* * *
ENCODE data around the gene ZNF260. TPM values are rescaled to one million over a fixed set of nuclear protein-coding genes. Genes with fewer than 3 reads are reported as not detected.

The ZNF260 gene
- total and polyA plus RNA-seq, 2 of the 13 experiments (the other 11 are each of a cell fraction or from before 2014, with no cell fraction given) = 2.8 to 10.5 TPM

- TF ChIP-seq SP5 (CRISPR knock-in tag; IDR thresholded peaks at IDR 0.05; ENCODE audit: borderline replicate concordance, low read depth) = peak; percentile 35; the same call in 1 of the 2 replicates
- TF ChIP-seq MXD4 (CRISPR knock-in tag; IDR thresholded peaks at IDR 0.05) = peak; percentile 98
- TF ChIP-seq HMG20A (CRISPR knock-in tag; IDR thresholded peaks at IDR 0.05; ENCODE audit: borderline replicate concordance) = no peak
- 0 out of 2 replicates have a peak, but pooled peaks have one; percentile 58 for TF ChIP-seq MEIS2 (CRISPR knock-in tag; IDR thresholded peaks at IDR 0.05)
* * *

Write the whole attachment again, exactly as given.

ENCODE data around the gene ZNF260. TPM values are rescaled to one million over a fixed set of nuclear protein-coding genes. Genes with fewer than 3 reads are reported as not detected.

The ZNF260 gene
- total and polyA plus RNA-seq, 2 of the 13 experiments (the other 11 are each of a cell fraction or from before 2014, with no cell fraction given) = 2.8 to 10.5 TPM

- TF ChIP-seq SP5 (CRISPR knock-in tag; IDR thresholded peaks at IDR 0.05; ENCODE audit: borderline replicate concordance, low read depth) = peak; percentile 35; the same call in 1 of the 2 replicates
- TF ChIP-seq MXD4 (CRISPR knock-in tag; IDR thresholded peaks at IDR 0.05) = peak; percentile 98
- TF ChIP-seq HMG20A (CRISPR knock-in tag; IDR thresholded peaks at IDR 0.05; ENCODE audit: borderline replicate concordance) = no peak
- 0 out of 2 replicates have a peak, but pooled peaks have one; percentile 58 for TF ChIP-seq MEIS2 (CRISPR knock-in tag; IDR thresholded peaks at IDR 0.05)